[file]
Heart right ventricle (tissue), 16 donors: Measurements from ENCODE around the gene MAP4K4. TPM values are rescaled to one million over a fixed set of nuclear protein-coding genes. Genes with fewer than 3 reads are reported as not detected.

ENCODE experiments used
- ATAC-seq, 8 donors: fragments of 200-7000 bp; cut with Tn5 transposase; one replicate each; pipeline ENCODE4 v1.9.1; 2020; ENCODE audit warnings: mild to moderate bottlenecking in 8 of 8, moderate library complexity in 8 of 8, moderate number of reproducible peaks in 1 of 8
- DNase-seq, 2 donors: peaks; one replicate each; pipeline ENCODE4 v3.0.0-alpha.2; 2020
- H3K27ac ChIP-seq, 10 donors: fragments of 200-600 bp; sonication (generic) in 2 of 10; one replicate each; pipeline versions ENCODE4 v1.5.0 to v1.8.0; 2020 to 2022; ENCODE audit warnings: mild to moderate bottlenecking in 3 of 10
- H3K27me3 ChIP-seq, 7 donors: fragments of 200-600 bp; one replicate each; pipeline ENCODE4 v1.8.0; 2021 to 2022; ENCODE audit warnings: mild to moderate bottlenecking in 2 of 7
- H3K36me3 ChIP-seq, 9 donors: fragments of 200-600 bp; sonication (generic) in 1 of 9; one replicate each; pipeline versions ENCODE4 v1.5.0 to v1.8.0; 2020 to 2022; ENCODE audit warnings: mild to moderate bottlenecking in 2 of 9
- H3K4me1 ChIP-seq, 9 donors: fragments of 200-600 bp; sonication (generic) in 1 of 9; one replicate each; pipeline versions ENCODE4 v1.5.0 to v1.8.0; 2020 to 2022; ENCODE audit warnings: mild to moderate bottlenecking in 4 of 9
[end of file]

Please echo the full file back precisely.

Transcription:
Heart right ventricle (tissue), 16 donors: Measurements from ENCODE around the gene MAP4K4. TPM values are rescaled to one million over a fixed set of nuclear protein-coding genes. Genes with fewer than 3 reads are reported as not detected.

ENCODE experiments used
- ATAC-seq, 8 donors: fragments of 200-7000 bp; cut with Tn5 transposase; one replicate each; pipeline ENCODE4 v1.9.1; 2020; ENCODE audit warnings: mild to moderate bottlenecking in 8 of 8, moderate library complexity in 8 of 8, moderate number of reproducible peaks in 1 of 8
- DNase-seq, 2 donors: peaks; one replicate each; pipeline ENCODE4 v3.0.0-alpha.2; 2020
- H3K27ac ChIP-seq, 10 donors: fragments of 200-600 bp; sonication (generic) in 2 of 10; one replicate each; pipeline versions ENCODE4 v1.5.0 to v1.8.0; 2020 to 2022; ENCODE audit warnings: mild to moderate bottlenecking in 3 of 10
- H3K27me3 ChIP-seq, 7 donors: fragments of 200-600 bp; one replicate each; pipeline ENCODE4 v1.8.0; 2021 to 2022; ENCODE audit warnings: mild to moderate bottlenecking in 2 of 7
- H3K36me3 ChIP-seq, 9 donors: fragments of 200-600 bp; sonication (generic) in 1 of 9; one replicate each; pipeline versions ENCODE4 v1.5.0 to v1.8.0; 2020 to 2022; ENCODE audit warnings: mild to moderate bottlenecking in 2 of 9
- H3K4me1 ChIP-seq, 9 donors: fragments of 200-600 bp; sonication (generic) in 1 of 9; one replicate each; pipeline versions ENCODE4 v1.5.0 to v1.8.0; 2020 to 2022; ENCODE audit warnings: mild to moderate bottlenecking in 4 of 9